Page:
Amazon Workers Turn To 2nd Circ. In COVID-19 Safety Suit

By Danielle Nichole Smith
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Law360 (November 24, 2020, 5:48 PM EST) -- Workers at Amazon's Staten Island warehouse are taking their suit, which seeks to make the e-commerce giant increase COVID-19 protections, to the Second Circuit with their appeal of an order tossing the case, according to a Tuesday filing.

The workers' notice of appeal came after U.S. District Judge Brian Cogan dismissed their suit without prejudice, finding that the Occupational Safety and Health Administration should be the one to decide if Amazon was sufficiently protecting workers at its JFK8 fulfillment center.

Judge Cogan said in his Nov. 1 order that courts aren't experts in public health or workplace safety and that the workers' claims and requested injunctive relief went "to the heart of OSHA's expertise and discretion." The judge also said that the courts were "particularly ill-suited to address this evolving situation and the risk of inconsistent rulings is high."

But the workers' counsel said in a statement Tuesday that the "civil justice system, and not an Occupational Safety and Health Administration that has been AWOL throughout this crisis, is the right place for these JFK8 workers and members of their households to pursue their claims."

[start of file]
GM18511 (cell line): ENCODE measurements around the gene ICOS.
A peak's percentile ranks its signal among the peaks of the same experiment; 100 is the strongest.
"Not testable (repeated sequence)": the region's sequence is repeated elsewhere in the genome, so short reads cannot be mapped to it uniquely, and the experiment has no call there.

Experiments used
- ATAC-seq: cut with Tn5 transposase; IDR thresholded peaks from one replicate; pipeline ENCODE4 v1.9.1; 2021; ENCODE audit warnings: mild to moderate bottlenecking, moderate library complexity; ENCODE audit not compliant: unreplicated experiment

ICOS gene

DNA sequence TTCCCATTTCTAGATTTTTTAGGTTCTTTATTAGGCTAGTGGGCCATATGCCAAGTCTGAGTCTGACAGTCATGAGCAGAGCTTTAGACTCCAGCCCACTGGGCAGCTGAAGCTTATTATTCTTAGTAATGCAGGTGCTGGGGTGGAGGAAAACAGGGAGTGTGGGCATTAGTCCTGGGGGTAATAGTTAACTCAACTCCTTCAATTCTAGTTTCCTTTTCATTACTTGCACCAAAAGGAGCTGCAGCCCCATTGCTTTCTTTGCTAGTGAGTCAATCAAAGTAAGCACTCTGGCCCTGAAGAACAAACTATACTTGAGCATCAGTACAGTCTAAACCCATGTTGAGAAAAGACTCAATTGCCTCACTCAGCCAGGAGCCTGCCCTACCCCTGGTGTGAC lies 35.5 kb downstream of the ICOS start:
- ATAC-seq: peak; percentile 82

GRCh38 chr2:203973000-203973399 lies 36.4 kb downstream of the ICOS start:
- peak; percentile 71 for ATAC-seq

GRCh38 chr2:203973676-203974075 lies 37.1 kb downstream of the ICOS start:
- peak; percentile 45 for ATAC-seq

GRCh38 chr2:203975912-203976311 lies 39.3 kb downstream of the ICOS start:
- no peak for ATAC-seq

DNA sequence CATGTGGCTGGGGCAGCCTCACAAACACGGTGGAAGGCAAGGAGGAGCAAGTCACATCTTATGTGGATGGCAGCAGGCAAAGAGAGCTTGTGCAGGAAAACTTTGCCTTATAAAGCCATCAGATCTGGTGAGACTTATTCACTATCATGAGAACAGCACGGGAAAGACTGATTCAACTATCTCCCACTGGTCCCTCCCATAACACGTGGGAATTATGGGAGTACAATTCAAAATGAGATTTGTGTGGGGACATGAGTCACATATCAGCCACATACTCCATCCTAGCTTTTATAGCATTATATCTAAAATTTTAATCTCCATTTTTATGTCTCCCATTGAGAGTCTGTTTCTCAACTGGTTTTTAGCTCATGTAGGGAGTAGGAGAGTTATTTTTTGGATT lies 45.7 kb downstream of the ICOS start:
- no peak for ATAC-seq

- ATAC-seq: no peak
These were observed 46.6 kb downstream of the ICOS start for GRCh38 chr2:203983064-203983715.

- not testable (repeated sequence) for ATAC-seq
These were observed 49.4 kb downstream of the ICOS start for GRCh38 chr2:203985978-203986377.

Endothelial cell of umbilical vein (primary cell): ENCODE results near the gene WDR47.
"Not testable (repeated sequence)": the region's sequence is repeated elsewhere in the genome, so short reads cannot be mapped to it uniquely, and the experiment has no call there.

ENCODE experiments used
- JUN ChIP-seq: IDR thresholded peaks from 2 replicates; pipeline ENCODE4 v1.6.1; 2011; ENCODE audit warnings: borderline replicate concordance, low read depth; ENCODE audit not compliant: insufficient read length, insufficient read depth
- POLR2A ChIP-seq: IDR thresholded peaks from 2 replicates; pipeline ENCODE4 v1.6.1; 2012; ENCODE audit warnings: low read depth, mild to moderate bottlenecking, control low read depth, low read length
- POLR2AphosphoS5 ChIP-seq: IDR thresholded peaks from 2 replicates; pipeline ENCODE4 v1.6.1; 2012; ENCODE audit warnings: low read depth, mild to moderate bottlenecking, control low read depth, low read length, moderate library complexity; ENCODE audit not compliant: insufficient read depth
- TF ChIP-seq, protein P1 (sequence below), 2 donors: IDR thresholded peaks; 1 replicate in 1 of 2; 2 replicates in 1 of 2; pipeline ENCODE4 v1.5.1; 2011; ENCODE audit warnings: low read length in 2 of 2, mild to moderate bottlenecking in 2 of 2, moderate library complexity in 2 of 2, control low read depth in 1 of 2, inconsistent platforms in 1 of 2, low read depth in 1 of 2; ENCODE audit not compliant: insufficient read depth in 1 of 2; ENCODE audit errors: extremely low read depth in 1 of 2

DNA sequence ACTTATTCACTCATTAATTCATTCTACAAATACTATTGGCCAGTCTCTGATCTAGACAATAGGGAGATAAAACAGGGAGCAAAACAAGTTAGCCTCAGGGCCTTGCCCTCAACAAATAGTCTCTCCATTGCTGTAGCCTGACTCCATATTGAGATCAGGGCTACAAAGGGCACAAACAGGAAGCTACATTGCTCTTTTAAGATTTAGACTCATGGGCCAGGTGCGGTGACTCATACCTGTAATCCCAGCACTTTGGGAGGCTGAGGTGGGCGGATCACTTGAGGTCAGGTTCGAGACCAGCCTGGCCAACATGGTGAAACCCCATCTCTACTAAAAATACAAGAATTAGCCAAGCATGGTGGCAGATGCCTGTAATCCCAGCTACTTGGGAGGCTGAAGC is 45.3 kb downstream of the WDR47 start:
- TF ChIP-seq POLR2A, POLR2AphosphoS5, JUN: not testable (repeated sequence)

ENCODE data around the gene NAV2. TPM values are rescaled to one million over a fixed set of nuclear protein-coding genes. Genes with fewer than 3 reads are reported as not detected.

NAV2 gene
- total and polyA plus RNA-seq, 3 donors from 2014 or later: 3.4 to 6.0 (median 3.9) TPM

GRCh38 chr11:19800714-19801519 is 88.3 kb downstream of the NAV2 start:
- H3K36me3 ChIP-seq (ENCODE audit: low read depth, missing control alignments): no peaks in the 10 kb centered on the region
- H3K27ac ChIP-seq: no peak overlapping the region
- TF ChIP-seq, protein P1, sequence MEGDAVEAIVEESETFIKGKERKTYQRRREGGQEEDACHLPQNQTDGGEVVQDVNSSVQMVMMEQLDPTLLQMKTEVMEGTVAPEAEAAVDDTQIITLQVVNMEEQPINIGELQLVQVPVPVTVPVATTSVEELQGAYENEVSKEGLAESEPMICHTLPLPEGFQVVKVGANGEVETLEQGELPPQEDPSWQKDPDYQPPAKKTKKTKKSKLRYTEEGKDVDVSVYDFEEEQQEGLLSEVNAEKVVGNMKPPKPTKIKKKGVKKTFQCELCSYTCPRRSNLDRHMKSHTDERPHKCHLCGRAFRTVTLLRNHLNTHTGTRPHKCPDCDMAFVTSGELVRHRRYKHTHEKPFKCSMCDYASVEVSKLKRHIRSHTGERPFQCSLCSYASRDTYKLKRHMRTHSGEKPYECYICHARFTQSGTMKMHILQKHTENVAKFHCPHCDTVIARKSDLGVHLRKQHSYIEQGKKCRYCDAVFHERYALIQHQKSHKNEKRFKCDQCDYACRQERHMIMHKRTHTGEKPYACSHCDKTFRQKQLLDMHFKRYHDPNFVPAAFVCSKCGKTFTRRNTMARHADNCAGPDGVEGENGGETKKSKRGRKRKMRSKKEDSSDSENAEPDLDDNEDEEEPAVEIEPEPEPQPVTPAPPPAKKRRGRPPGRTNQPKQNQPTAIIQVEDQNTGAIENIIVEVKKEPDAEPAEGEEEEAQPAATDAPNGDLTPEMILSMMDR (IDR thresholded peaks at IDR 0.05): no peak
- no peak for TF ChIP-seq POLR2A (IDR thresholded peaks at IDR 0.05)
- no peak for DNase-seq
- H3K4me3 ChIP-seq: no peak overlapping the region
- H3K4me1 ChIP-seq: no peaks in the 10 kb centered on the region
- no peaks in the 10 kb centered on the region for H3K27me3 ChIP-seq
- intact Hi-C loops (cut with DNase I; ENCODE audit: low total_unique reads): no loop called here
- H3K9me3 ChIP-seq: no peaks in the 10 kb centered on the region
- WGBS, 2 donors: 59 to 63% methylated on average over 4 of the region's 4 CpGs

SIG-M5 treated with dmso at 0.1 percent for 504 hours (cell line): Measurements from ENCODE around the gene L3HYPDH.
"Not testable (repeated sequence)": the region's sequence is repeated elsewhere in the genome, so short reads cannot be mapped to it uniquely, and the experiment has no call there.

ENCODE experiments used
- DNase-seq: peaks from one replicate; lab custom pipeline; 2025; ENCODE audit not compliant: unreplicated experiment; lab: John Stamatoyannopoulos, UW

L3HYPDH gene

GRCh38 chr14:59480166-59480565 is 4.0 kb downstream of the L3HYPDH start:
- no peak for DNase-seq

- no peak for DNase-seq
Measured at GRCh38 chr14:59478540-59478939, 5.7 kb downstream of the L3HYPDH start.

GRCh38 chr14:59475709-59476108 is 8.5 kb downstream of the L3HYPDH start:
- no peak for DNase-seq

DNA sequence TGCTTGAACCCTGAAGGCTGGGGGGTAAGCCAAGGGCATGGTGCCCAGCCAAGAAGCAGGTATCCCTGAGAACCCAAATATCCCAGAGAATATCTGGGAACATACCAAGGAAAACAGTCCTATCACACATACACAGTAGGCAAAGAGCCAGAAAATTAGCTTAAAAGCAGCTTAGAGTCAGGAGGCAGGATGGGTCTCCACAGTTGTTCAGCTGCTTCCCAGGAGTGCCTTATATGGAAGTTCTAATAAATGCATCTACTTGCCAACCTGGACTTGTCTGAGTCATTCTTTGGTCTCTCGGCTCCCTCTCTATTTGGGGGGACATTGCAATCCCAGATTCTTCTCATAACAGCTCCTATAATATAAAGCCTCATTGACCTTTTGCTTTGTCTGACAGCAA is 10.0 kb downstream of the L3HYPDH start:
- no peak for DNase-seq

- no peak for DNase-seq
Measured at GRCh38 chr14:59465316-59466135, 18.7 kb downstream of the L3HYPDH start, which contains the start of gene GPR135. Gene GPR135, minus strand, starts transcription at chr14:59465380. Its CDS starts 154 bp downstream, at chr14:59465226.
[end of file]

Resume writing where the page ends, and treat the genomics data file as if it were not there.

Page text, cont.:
"Our clients seek policies that encourage taking adequate time to sanitize workplaces, true contact tracing and clear communication from management about what Amazon workers should do if they're experiencing symptoms or believe they have been exposed," the attorneys said. "We are confident that the Second Circuit will reverse the district court's incorrect and dangerous decision."

The workers sued Amazon in June seeking a court order compelling stronger pandemic policies, including giving workers more time to wash their hands and sanitize their stations, providing more leave and paying them for time spent in quarantine.

Additionally, the suit asked the court to declare that the company's "failure to implement appropriate worker protections during the COVID-19 crisis" was a public nuisance that ran afoul of New York law. The workers filed an amended complaint in July.

The case is one of a handful of coronavirus-related workplace safety suits that turn on a public nuisance theory, which allows government intervention to address public safety threats. Judge Cogan also held in his November ruling that even if he didn't defer to OSHA, the workers' public nuisance and other claims would be dismissed.

Counsel for Amazon didn't respond Tuesday to a request for comment.

The workers are represented by Karla Gilbride and Stephanie Glaberson of Public Justice PC; Juno Turner, David Seligman and Valerie Collins of Towards Justice; Sienna Fontaine, Elizabeth Jordan and Frank Kearl of Make the Road New York; and Beth Terrell, Toby Marshall, Amanda Steiner, Ryan Tack-Hooper, Blythe Chandler and Erika Nusser of Terrell Marshall Law Group PLLC. Inc. and Services LLC are represented by Jason Schwartz, Avi Weitzman, Zainab Ahmad and Karl Nelson of Gibson Dunn & Crutcher LLP.

The case is Palmer et al. v. Inc. et al., case number 20-cv-2468, in the U.S. District Court for the Eastern District of New York.

--Additional reporting by Braden Campbell and Vin Gurrieri. Editing by Leah Bennett. 

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